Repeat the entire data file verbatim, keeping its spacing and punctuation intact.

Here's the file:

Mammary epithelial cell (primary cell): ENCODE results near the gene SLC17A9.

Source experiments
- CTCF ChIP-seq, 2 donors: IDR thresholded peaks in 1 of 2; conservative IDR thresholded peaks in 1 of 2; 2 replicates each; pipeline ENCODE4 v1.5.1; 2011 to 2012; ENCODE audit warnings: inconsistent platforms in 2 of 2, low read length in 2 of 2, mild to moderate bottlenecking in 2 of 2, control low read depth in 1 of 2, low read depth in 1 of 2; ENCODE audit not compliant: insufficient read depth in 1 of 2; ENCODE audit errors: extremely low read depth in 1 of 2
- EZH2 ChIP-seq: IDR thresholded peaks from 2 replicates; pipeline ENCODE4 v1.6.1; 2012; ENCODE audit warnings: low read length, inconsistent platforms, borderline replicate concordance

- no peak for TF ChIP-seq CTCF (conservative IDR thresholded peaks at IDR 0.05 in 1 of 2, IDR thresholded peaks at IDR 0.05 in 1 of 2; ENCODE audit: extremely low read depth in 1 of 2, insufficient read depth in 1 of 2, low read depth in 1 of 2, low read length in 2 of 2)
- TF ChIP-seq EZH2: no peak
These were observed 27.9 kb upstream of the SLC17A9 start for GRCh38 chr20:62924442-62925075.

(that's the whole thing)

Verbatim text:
Mammary epithelial cell (primary cell): ENCODE results near the gene SLC17A9.

Source experiments
- CTCF ChIP-seq, 2 donors: IDR thresholded peaks in 1 of 2; conservative IDR thresholded peaks in 1 of 2; 2 replicates each; pipeline ENCODE4 v1.5.1; 2011 to 2012; ENCODE audit warnings: inconsistent platforms in 2 of 2, low read length in 2 of 2, mild to moderate bottlenecking in 2 of 2, control low read depth in 1 of 2, low read depth in 1 of 2; ENCODE audit not compliant: insufficient read depth in 1 of 2; ENCODE audit errors: extremely low read depth in 1 of 2
- EZH2 ChIP-seq: IDR thresholded peaks from 2 replicates; pipeline ENCODE4 v1.6.1; 2012; ENCODE audit warnings: low read length, inconsistent platforms, borderline replicate concordance

- no peak for TF ChIP-seq CTCF (conservative IDR thresholded peaks at IDR 0.05 in 1 of 2, IDR thresholded peaks at IDR 0.05 in 1 of 2; ENCODE audit: extremely low read depth in 1 of 2, insufficient read depth in 1 of 2, low read depth in 1 of 2, low read length in 2 of 2)
- TF ChIP-seq EZH2: no peak
These were observed 27.9 kb upstream of the SLC17A9 start for GRCh38 chr20:62924442-62925075.